I spent two years in the late 1950’s making America safe for democracy by keeping a vigilant eye out for enemy planes—North Korean and Russian-piloted MIG’s that might be threatening Oregon’s interior near Madras. My mother, [my sister] Ronna, and I moved to Madras, a town of seventeen hundred people in the sunny interior of Oregon, so my Aunt Mac could help with Ronna. . . . . Watching for enemy planes was first and foremost on my mind. Tuesdays and Thursdays after school, my friend Tub Hobson and I stood on the flat roof of the Madras Fire Department, scanning the horizon for hostiles.
With the naked eye, and a single pair of binoculars traded back and forth, we repeatedly swept all four quadrants, taking no chances enemy planes would sneak by us to attack Culver, or, God help us, open fire on Madras itself. Our Boy Scout leader had warned that even seemingly harmless places like Metolius were primes targets, given the fact that they grew and stored potatoes there. He told of starvation during the Irish potato famines and how Stalin had starved the Ukrainians by taking away their potatoes. Now our enemies threatened Central Oregon’s spuds. I was convinced by our leader’s speech, but Hobson was more skeptical.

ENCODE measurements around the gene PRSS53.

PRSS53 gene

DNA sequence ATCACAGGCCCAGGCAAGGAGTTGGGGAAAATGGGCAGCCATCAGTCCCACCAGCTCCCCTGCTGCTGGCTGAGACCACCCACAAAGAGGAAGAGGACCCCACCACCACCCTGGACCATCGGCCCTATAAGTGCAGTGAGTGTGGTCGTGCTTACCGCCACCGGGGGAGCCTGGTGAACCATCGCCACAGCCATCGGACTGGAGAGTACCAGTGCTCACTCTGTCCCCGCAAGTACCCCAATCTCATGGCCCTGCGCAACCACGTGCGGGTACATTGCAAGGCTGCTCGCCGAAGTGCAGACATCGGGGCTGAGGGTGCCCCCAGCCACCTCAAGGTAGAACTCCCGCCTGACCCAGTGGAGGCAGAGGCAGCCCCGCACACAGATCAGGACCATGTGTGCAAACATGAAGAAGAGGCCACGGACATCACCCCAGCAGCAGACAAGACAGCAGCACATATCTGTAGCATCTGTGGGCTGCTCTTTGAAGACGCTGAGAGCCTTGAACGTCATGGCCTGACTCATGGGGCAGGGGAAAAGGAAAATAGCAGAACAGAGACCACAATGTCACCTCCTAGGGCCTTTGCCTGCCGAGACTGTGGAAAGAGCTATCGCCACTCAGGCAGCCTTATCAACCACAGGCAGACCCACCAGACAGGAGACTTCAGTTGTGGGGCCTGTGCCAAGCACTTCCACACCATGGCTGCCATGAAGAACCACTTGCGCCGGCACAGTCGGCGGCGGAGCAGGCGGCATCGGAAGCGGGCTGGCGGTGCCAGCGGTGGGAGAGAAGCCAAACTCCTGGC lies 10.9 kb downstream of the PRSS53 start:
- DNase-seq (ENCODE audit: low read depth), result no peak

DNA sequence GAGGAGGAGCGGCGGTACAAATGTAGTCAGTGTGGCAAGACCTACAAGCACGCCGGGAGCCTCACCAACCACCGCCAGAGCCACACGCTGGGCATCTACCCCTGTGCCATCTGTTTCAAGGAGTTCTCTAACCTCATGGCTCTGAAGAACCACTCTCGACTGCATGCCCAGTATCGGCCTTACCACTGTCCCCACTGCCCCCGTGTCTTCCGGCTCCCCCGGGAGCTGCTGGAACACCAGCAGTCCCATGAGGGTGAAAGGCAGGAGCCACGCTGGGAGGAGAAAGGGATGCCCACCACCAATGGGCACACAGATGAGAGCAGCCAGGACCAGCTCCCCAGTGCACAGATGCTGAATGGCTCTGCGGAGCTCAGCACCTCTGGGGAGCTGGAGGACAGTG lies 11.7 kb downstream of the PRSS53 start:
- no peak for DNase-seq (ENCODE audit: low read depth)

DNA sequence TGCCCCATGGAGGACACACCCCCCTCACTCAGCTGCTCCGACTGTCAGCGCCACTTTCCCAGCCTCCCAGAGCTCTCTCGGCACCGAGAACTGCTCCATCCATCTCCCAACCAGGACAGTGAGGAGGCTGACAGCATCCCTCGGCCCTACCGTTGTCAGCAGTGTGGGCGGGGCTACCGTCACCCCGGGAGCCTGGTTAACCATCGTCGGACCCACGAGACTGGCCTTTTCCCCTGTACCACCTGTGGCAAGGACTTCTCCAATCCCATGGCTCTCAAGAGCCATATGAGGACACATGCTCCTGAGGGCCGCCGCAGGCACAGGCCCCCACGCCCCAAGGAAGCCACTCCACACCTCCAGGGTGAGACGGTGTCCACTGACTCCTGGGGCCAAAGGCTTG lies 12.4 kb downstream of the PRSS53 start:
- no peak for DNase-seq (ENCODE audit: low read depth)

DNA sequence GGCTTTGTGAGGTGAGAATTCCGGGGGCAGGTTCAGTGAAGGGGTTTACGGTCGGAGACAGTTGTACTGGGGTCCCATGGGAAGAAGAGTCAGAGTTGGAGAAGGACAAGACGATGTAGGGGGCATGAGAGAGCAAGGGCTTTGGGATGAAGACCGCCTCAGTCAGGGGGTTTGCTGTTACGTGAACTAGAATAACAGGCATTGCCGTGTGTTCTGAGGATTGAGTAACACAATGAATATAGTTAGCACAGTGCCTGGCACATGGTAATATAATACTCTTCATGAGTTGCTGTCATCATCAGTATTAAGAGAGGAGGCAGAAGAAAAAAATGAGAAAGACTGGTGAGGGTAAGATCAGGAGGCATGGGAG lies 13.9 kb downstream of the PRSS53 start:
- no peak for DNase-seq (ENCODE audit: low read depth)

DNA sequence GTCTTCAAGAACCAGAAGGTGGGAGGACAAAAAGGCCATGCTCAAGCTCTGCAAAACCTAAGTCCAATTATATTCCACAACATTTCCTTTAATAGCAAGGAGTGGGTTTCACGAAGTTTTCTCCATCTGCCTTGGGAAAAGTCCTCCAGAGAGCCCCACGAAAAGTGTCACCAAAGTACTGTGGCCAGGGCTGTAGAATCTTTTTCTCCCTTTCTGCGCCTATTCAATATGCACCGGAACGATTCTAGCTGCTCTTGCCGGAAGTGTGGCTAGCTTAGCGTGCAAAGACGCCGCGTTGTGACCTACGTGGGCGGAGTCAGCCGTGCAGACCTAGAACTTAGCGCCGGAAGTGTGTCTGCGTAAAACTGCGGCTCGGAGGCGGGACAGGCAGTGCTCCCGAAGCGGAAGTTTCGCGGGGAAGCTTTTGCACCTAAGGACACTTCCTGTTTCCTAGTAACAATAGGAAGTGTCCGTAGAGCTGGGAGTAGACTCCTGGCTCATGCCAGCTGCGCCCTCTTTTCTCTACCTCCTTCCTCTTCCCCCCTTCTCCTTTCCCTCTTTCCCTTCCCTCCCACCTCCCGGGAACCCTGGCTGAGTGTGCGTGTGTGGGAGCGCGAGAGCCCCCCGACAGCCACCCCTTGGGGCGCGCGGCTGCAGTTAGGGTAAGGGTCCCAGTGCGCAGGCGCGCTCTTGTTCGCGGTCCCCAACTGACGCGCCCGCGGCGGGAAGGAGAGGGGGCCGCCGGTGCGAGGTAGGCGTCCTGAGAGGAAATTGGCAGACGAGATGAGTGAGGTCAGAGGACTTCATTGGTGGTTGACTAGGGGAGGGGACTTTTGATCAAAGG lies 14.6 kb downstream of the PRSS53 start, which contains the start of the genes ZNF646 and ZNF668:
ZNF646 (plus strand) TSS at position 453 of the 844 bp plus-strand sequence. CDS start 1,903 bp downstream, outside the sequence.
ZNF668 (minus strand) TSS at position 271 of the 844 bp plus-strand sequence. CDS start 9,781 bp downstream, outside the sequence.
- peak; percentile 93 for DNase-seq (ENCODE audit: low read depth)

“Hairballs,” he whispered. . . . .
What did fly across the Madras skies during our watch? A yellow biplane crop duster, numerous magpies, a confused pheasant that wandered into town and dodged traffic. Closer to the earth, we also spotted a few wobbly drunks escorted by the police from the Shangrila Bar to the city lockup, where they idled until their red-faced wives reclaimed them.
Thank heavens no enemy planes threatened Madras on our watch. In those days, the city police car had no radio (tight budget), so if an emergency occurred, Madge Frudgett, the dispatcher, lit a red beacon on top of the firehouse. The light was visible from anywhere in Madras—except the dark, smoky bars. When he saw the light, Herb Vibbert, the officer on duty, would stop at a houses, ask to borrow their phone, and call in to see what was happening . . . .
–Craig Lesley, Burning Fence (2005)